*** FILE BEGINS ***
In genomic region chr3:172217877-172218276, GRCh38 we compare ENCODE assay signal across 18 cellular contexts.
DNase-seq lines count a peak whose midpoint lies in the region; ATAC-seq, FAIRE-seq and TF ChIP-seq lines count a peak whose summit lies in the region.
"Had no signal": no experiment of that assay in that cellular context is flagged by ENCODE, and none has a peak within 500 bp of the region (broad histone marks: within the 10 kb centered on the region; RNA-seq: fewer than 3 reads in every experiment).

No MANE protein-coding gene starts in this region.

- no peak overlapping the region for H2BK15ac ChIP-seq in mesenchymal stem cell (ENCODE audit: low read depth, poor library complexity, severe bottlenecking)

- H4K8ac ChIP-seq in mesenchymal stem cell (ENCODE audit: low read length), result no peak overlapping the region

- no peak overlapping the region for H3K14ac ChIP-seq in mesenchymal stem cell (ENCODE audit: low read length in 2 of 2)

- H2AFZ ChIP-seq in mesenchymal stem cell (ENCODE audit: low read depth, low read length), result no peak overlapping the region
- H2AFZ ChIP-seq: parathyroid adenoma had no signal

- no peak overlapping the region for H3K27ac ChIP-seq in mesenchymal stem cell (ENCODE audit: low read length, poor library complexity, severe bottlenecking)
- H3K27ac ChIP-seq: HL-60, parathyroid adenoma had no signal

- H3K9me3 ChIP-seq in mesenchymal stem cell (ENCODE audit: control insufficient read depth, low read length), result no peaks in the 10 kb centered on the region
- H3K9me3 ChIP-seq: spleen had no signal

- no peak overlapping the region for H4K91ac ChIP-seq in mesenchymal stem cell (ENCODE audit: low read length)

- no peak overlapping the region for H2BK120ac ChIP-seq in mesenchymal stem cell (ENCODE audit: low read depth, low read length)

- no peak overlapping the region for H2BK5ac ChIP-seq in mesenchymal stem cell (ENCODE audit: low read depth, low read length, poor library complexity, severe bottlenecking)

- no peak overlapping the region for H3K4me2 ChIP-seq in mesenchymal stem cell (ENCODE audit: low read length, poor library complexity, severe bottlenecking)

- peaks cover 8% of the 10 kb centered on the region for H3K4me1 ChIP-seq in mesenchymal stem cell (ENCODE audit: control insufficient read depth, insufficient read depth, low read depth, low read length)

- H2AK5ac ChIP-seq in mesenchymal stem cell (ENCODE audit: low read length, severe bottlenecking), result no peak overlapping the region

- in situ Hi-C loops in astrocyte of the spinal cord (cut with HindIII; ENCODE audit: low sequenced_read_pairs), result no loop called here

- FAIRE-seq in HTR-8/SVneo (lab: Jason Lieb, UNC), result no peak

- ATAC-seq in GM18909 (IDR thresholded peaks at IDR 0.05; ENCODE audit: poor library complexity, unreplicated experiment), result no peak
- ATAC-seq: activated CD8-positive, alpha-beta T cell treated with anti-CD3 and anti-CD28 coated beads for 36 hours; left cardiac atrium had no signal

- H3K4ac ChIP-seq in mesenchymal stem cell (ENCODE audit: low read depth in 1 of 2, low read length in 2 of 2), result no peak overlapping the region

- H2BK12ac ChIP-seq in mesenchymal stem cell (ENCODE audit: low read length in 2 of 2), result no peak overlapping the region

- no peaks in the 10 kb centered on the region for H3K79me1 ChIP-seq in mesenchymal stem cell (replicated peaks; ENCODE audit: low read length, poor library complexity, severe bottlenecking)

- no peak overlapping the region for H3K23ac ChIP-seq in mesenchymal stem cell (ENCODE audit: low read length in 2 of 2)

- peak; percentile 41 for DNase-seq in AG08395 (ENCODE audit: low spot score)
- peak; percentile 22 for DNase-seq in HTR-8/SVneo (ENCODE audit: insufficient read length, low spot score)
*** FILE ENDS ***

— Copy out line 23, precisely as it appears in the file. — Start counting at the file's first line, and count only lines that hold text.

- ATAC-seq: activated CD8-positive, alpha-beta T cell treated with anti-CD3 and anti-CD28 coated beads for 36 hours; left cardiac atrium had no signal